Universities find it difficult to grasp China’s dream

Has the Chinese government’s sophisticated message to its higher education sector come at the cost of clarity? asks Mike Gow

February 12, 2015

Go to any major city in China, walk down any street and I guarantee you will be within 50m of a poster listing the 12 core principles of socialism that have become the central pillars of president Xi Jinping’s “China Dream”. Since Xi gave his speech at the 18th Party Congress in November 2012, the China Dream discourse has been spread far and wide, most visibly in public in the form of billboards and street-level posters. But let me also ask you to conjure an image of that poster in your mind. You may be thinking of a poster that is predominantly red in colour? A hammer and sickle, perhaps? A fluttering Chinese flag? Maybe a uniformed officer of the People’s Liberation Army saluting. Perhaps a slogan like this: “Love the Nation. Love the Party. Unity. Harmony.” These stereotypical posters do still exist, but public information emanating from the party over the past two years has been decidedly more sophisticated, interweaving socialist concepts, aspiration and traditional values. Xi Jinping’s China Dream message is being delivered over Sina Weibo, WeChat and other social media platforms as part of a major project aimed at building consensus around the Chinese Communist Party’s vision for a modern nation state.

But reform has and will continue to be a gradual transformative process, not an event. As new practices in disseminating propaganda take shape, others are transformed, some remain and some become redundant. Responses to party propaganda tend to follow a pattern, too. So it comes as no surprise to me to see the unease generated by remarks attributed to Yuan Guiren, the minister of education, recently. Yuan’s alleged warning that “Western values” must not be permitted in textbooks has been interpreted by many as an unacceptable threat to academic freedom.

His comments, formalised in an article published in the party theoretical journal Qiushi, were reportedly first voiced in a forum on ideological activities across the higher education sector and were directed at those party members with responsibility for this. On 29 December, Xi’s calls, made at the 23rd National Conference on University Party Work, to strengthen ideological work across universities caused a similar reaction. Between Xi and Yuan’s comments came the publication of a document on university party activity issued jointly by the Party Central Committee and the State Council. Add to this clear messages in Qiushi, including one extensive essay from head of the publicity (propaganda) department of the Party Central Committee, Liu Qibao, all of which serve to define the 12 core values of socialism and differentiate them from commonly understood definitions closely associated with Western liberal political systems.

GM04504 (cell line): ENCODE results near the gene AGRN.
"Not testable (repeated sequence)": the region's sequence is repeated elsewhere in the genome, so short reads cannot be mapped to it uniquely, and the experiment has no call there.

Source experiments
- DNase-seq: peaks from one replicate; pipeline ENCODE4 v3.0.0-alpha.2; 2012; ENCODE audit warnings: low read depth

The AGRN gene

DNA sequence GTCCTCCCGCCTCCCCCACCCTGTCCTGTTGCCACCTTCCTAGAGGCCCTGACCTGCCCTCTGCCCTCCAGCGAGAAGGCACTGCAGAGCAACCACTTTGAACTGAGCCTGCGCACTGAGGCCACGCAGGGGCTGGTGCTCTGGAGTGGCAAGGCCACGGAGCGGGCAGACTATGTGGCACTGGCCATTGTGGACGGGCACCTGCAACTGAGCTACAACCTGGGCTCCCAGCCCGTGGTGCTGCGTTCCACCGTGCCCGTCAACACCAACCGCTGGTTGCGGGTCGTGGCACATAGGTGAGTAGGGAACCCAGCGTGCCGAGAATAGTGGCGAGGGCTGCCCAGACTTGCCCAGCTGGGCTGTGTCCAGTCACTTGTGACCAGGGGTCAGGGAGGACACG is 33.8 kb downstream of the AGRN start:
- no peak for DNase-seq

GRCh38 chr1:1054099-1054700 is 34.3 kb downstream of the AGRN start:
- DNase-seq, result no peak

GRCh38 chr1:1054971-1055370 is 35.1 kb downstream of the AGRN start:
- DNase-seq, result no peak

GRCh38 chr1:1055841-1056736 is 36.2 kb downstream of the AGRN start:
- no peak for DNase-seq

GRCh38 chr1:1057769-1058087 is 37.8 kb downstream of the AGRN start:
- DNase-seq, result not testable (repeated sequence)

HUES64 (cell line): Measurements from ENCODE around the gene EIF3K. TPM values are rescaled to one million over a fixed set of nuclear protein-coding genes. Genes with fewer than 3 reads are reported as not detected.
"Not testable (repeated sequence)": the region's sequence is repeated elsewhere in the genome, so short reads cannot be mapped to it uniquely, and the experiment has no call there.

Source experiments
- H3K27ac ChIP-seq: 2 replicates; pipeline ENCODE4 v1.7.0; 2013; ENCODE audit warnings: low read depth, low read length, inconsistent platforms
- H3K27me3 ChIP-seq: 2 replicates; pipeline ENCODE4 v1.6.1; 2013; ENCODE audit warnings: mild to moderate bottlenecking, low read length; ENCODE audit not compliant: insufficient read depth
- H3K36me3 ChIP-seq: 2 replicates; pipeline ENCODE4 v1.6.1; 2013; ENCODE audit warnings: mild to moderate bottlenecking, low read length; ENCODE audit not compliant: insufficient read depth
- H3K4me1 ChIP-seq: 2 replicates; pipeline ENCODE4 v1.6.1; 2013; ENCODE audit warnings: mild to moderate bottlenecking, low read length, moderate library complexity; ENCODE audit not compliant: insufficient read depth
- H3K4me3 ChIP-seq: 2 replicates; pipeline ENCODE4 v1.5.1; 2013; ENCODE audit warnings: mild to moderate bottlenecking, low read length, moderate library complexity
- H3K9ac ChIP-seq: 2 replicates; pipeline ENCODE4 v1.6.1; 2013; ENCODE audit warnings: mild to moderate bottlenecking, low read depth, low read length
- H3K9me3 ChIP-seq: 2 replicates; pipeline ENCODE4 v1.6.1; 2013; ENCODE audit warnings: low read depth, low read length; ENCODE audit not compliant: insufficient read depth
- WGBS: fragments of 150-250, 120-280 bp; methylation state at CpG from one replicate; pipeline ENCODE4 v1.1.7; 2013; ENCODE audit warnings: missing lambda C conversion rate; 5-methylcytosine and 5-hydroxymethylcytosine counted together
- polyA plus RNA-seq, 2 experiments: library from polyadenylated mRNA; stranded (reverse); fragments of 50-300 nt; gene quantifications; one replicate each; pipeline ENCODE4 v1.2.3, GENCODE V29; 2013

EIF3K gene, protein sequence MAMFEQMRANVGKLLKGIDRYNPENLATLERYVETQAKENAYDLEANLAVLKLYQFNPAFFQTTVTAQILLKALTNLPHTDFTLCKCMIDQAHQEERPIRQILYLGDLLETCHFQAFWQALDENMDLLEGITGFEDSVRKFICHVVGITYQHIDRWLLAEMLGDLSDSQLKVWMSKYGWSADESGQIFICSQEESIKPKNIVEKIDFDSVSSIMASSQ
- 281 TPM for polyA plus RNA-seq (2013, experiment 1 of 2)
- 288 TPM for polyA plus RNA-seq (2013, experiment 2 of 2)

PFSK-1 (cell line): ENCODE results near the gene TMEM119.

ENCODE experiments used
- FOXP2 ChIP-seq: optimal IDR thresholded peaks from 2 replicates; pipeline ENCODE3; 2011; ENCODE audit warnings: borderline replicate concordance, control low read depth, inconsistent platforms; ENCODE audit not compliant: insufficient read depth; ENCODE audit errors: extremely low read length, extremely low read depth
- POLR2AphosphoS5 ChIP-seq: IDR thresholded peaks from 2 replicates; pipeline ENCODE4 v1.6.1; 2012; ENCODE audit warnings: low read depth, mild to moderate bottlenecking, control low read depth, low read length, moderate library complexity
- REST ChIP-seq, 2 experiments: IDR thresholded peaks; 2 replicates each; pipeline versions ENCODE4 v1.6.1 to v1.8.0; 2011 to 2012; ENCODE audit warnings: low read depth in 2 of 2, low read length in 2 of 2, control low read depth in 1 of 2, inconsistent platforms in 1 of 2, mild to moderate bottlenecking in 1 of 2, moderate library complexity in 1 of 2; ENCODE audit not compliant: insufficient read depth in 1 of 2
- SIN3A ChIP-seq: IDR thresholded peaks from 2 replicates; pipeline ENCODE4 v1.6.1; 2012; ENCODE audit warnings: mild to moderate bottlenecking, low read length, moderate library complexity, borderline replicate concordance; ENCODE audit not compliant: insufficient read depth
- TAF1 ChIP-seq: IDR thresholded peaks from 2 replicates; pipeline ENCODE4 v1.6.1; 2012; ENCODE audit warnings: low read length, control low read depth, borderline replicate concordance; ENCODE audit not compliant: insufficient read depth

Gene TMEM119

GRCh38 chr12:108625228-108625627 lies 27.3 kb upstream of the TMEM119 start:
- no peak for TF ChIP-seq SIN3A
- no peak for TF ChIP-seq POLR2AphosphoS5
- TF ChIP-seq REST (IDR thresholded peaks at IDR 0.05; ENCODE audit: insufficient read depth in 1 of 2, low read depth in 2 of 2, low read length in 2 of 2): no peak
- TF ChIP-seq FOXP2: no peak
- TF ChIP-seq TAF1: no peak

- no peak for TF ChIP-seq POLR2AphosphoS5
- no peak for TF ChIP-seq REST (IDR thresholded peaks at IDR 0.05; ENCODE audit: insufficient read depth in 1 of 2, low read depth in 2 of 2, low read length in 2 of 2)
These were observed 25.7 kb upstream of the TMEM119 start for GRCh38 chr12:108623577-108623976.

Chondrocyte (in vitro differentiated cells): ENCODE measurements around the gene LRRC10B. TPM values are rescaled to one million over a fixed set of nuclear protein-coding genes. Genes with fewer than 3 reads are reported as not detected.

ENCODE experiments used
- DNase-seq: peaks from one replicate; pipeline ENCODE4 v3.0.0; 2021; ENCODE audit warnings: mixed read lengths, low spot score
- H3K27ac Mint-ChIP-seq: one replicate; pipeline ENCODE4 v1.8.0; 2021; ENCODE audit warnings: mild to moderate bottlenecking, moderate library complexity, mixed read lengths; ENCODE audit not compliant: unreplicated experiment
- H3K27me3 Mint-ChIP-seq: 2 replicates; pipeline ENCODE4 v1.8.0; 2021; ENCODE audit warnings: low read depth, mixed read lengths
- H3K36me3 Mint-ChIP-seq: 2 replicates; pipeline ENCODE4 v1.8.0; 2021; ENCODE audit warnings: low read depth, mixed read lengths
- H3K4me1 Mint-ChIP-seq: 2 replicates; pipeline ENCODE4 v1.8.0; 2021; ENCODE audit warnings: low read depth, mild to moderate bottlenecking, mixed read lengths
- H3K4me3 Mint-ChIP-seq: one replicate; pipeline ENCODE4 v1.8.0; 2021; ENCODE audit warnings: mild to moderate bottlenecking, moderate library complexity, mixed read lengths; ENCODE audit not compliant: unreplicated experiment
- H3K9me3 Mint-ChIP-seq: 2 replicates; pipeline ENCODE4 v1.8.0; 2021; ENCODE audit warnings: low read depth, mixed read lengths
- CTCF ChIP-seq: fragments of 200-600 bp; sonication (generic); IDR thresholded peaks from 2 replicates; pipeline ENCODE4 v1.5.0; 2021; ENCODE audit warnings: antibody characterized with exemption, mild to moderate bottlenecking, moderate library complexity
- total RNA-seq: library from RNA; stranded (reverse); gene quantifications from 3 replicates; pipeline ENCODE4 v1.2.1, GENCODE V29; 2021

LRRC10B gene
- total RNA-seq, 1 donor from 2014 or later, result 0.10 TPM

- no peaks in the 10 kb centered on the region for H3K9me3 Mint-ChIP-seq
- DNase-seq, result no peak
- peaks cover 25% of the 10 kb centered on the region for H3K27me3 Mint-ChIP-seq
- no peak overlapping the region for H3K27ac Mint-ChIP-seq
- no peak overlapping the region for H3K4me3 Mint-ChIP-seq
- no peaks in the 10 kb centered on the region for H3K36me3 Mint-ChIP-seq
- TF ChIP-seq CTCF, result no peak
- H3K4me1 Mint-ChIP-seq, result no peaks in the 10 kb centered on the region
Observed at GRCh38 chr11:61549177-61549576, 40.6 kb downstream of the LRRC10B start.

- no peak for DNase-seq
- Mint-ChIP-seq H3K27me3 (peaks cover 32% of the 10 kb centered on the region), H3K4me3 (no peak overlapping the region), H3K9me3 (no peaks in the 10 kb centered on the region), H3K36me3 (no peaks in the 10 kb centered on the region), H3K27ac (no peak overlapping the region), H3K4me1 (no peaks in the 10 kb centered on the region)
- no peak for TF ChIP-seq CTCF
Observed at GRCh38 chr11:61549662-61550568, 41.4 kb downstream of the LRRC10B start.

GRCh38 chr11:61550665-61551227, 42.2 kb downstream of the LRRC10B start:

The party plays a strong administrative and supervising function in universities and the role of universities as a tool in state-building is of central importance, particularly as a point of contact between the party and young people. Censorship, especially around sensitive subjects, is a feature of Chinese higher education but usually only when academia turns into activism, which is deemed in opposition to the state. However, it is unthinkable that Western ideas will not be discussed in Chinese classrooms. What has been communicated over the past few weeks is the need for party officials to be absolutely clear on communicating their messages through their campus activities and civics classes while not leaving room for misunderstanding.

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